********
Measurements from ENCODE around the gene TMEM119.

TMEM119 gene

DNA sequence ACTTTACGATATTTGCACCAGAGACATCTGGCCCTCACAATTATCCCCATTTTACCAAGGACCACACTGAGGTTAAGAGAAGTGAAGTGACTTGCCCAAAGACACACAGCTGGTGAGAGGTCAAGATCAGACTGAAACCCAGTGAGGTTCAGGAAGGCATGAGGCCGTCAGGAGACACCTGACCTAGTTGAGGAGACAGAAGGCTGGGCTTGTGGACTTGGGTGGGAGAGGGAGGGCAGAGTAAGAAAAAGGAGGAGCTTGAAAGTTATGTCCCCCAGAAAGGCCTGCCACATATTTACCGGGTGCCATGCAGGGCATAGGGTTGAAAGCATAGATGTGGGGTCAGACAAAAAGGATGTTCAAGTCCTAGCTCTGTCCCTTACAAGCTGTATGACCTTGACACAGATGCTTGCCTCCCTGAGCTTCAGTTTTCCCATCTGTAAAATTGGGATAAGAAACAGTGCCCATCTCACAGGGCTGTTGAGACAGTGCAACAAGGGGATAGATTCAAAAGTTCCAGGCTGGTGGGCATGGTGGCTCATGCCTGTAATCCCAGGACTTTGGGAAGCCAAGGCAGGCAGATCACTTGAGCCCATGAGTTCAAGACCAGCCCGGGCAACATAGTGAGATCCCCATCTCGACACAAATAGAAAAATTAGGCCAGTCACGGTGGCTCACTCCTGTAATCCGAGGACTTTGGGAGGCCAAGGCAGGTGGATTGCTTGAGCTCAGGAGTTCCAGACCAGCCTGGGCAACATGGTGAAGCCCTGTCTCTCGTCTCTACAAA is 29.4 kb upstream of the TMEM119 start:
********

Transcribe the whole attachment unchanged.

Measurements from ENCODE around the gene TMEM119.

TMEM119 gene

DNA sequence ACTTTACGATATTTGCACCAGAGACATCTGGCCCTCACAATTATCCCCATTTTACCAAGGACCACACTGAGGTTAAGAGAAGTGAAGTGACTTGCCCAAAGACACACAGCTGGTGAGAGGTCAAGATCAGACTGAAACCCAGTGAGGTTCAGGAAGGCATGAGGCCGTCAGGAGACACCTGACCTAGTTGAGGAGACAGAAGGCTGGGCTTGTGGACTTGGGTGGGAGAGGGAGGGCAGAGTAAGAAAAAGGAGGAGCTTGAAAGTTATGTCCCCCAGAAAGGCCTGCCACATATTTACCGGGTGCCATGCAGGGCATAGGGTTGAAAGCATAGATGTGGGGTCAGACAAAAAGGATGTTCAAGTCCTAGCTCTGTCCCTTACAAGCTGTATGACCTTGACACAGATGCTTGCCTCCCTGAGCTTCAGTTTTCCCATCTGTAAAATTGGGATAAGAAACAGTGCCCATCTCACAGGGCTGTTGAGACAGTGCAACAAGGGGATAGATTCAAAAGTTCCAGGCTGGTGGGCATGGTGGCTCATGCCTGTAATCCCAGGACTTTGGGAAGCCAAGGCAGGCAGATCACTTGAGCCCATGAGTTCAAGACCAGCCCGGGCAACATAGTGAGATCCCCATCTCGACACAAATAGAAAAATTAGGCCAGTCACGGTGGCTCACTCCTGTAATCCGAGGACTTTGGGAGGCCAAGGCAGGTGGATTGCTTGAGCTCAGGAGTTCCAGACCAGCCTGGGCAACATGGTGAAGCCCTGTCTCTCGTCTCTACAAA is 29.4 kb upstream of the TMEM119 start: